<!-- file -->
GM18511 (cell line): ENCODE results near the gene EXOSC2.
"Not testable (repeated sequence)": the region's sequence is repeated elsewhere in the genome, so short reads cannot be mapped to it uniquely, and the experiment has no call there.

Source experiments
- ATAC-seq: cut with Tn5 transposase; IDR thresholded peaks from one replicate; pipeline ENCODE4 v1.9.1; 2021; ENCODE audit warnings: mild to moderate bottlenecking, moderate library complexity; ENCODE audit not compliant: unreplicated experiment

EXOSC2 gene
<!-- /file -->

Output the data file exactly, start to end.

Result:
GM18511 (cell line): ENCODE results near the gene EXOSC2.
"Not testable (repeated sequence)": the region's sequence is repeated elsewhere in the genome, so short reads cannot be mapped to it uniquely, and the experiment has no call there.

Source experiments
- ATAC-seq: cut with Tn5 transposase; IDR thresholded peaks from one replicate; pipeline ENCODE4 v1.9.1; 2021; ENCODE audit warnings: mild to moderate bottlenecking, moderate library complexity; ENCODE audit not compliant: unreplicated experiment

EXOSC2 gene